Politicians and leaders from both sides of the aisle make mention of this myth that we funded/created Al Qaeda via weapons, training, and money to the likes of Osama Bin Laden. The Daily Caller in 2013 notes:

…in just a one-month span, Sen. Paul has — not once, but twice — advanced a conspiracy theory that says that during the Reagan era, the U.S. funded Osama bin Laden.

During John Kerry’s secretary of state confirmation hearing, Paul said ”We funded bin Laden” — a statement that prompted Foreign Policy magazine’s managing editor, Blake Hounshell, to fire off a tweet saying: “Rand Paul tells a complete falsehood: ‘We funded Bin Laden.’ This man is on the Senate Foreign Relations Committee.”

But that didn’t discourage Paul. During a much anticipated foreign policy speech at the Heritage Foundation today, Paul doubled down, saying: “In the 1980’s the war caucus in Congress armed bin Laden and the mujaheddin in their fight with the Soviet Union.”

The only problem is that this is, at best, highly speculative — and, at worst, the perpetuation of an outright myth.

This also puts Paul in the same camp as Michael Moore, who said: ““WE created the monster known as Osama bin Laden! Where did he go to terrorist school? At the CIA!”….

…read it all…

And this is the crux of the matter.

Truthers took Michael Moore’s non-evidential presentations and statements and ran with themAnother example that shows this myth isn’t necessarily one owned by strictly by politicians, as, this conversation on a friends FaceBook shows:

Antony: failed foreign policy means today’s buddies are tomorrows boogiemen.

Hunlsy: I just love the fact they’re fighting us with the weapons and training that we gave them.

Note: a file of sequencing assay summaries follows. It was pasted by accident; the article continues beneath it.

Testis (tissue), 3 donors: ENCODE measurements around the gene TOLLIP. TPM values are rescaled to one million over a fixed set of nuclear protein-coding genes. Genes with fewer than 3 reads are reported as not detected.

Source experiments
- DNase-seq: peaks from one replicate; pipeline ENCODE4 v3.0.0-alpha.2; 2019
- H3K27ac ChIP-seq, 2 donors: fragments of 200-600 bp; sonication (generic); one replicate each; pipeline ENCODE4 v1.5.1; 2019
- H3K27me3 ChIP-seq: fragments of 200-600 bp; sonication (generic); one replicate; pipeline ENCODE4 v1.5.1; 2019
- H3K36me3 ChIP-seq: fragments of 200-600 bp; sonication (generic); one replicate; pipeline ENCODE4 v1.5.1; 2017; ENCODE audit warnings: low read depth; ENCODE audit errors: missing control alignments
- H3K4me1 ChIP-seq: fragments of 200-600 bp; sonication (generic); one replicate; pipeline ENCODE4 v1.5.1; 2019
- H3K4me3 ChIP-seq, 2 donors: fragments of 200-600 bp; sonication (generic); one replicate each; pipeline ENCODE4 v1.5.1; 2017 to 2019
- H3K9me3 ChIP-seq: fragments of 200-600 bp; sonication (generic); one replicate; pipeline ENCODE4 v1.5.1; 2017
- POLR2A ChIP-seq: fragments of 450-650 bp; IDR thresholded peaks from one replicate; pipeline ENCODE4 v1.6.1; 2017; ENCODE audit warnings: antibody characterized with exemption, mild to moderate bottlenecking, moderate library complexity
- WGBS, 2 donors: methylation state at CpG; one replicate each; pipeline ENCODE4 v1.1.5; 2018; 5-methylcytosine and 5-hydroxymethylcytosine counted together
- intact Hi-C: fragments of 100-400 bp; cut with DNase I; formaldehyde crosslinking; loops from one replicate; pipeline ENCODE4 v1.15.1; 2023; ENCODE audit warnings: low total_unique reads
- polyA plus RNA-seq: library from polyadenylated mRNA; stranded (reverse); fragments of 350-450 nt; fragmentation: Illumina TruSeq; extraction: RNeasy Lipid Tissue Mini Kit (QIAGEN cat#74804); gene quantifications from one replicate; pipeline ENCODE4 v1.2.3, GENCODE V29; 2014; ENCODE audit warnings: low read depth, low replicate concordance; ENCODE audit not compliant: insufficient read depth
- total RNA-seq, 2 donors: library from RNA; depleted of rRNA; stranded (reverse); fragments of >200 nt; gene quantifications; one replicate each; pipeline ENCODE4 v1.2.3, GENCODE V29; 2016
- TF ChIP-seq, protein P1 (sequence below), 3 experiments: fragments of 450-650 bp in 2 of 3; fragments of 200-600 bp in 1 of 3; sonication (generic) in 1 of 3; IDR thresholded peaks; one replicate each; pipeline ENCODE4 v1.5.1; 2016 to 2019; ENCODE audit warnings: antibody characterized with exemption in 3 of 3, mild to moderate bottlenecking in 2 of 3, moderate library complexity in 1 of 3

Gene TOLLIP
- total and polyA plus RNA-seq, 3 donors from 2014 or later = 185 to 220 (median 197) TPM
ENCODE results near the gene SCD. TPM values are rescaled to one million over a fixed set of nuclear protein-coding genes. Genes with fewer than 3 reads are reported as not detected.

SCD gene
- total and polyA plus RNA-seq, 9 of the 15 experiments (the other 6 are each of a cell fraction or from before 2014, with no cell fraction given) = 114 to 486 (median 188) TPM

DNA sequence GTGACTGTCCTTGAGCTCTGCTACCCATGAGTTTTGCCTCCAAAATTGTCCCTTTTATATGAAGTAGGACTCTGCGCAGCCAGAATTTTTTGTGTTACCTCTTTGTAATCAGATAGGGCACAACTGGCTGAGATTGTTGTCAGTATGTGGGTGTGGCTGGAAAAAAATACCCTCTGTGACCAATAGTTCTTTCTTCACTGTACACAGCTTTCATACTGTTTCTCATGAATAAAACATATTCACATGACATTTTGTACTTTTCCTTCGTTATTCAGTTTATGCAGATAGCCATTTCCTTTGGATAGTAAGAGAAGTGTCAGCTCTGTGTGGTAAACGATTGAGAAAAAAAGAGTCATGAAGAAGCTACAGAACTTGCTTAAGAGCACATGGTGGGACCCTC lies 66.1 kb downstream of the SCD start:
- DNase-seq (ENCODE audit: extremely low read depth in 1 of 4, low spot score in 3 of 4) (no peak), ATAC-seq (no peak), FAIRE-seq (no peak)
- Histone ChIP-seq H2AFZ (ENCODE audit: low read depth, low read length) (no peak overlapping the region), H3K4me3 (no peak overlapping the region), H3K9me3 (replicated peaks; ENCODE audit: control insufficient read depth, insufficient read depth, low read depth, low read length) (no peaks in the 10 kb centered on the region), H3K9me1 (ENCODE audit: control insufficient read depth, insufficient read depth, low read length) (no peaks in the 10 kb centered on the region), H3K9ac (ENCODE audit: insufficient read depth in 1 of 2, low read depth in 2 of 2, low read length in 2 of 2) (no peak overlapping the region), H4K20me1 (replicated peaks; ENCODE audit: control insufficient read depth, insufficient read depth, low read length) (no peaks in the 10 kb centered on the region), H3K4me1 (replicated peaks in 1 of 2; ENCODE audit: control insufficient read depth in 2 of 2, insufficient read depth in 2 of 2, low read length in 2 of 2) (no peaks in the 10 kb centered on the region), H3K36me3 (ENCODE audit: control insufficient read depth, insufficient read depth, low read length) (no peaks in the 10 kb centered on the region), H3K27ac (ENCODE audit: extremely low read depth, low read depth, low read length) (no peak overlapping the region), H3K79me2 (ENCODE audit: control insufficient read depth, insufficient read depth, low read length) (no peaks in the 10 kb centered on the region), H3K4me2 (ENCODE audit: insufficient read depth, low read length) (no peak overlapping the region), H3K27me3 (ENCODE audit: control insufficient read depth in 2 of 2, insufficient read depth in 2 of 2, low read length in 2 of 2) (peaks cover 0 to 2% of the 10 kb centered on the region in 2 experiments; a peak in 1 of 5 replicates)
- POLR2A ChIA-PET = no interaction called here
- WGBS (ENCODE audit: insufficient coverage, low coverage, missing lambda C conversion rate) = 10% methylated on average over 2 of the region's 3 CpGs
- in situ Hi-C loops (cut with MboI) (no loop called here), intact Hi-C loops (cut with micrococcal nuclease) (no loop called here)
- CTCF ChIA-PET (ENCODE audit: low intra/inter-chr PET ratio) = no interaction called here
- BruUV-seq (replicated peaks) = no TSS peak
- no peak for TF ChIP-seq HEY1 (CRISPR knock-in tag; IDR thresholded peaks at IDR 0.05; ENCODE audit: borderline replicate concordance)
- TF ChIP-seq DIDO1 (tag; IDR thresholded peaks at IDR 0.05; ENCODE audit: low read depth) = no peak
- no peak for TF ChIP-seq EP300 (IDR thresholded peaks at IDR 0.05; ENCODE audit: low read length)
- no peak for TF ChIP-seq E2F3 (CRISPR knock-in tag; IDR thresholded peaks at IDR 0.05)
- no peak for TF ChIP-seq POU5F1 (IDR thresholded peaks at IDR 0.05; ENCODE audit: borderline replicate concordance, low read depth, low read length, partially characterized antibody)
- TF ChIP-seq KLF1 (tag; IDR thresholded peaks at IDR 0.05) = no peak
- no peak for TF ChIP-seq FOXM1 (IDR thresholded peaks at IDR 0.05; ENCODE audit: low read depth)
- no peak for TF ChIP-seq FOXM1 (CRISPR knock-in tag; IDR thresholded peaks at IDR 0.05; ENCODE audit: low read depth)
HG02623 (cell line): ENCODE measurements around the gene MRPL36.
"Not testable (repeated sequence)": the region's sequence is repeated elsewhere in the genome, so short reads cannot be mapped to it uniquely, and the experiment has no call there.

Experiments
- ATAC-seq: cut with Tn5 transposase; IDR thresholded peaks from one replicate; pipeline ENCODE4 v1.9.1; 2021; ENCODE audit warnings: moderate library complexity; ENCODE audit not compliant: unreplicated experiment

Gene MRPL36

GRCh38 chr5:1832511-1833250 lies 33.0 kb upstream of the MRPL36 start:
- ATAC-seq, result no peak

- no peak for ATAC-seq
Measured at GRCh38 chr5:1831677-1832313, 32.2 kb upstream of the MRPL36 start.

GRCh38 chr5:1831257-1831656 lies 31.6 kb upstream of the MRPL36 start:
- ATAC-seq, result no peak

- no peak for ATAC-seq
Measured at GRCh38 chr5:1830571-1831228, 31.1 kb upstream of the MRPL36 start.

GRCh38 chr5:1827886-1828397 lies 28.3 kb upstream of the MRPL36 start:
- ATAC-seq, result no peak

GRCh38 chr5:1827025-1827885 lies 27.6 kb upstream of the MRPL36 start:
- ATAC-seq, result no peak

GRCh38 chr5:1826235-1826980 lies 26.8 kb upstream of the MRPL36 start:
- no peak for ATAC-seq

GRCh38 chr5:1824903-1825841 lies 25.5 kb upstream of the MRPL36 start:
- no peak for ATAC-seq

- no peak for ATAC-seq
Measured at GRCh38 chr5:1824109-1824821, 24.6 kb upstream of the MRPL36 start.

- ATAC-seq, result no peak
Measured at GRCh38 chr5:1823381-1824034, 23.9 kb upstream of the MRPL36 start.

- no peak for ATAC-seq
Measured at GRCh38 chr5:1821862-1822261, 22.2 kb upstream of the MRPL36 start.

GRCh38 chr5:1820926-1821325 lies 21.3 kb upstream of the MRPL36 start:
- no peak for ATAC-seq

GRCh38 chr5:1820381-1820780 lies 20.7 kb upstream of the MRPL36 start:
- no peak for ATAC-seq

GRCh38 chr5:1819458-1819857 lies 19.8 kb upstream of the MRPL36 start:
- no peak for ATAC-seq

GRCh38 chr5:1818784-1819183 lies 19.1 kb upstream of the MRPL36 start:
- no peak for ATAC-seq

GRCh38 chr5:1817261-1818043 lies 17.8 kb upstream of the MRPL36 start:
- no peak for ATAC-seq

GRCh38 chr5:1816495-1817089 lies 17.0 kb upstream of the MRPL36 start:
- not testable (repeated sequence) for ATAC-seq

Antony: Oh where oh where did Iran get those P3s and F-14 Tomcats?

Antony: it was the US – we used to be buddies with Iranians too. We played both sides of the Iran/Iraq war, which predicated Gulf I.

Hunsly: Likely from the Russians. Regardless, we’re fighting a group, not a country. This group makes all of its IEDs & buys all of their weapons with the money that we gave them.

Here is my short intercept of the above conversation. More info will follow it:


Weapons

This is somewhat of a myth — that we sold the majority of weapons to the Taliban, to Iraq, and the like. For instance, in the following graph you can see that (in the instance of Iraq, which I was told over-and-over-again was weaponized by the U.S.) you have to combine the U.K. and the U.S. to equal 1%.

Iraqi Weapons

Moral Position

Much like us supporting Stalin in defeating Hitler, we were aligned with people whom we didn’t see eye-to-eye with in order to beat the USSR during the Cold War (WWIII)… a war that was fought from 1947–1991.

History

And thirdly, the Taliban didn’t exist when Reagan said this:

Reagan didn’t say that about the Taliban because the Taliban didn’t exist yet. He said that of the Mujahedin, the same men who would later go on to fight the Taliban under the name “Northern Alliance”

The Afghan Northern Alliance, officially known as the United Islamic Front for the Salvation of Afghanistan (Persian: ‏جبهه متحد اسلامی ملی برای نجات افغانستانJabha-yi Muttahid-i Islāmi-yi Millī barā-yi Nijāt-i Afghānistān), was a military front that came to formation in late 1996 after the Islamic Emirate of Afghanistan (Taliban) took over Kabul. The United Front was assembled by key leaders of the Islamic State of Afghanistan, particularly president in exile Burhanuddin Rabbani and former Defense Minister Ahmad Shah Massoud. Initially it included mostly Tajiks but by 2000, leaders of other ethnic groups had joined the Northern Alliance. This included Abdul Rashid Dostum, Mohammad Mohaqiq, Abdul Qadir, Sayed Hussein Anwari and others.

The Northern Alliance fought a defensive war against the Taliban government. They received support from Iran, Russia, India, Tajikistan and others, while the Taliban were backed by al-Qaeda. The Northern Alliance was mostly made up of ethnic Tajiks, but later included Uzbeks, Hazaras, and Pashtuns. The Taliban government was dominated by Pashtuns with other groups being the minority. After the US-led invasion and establishment of the Karzai administration in late 2001, the Northern Alliance broke apart and different political parties were formed.

http://en.wikipedia.org/wiki/Northern_Alliance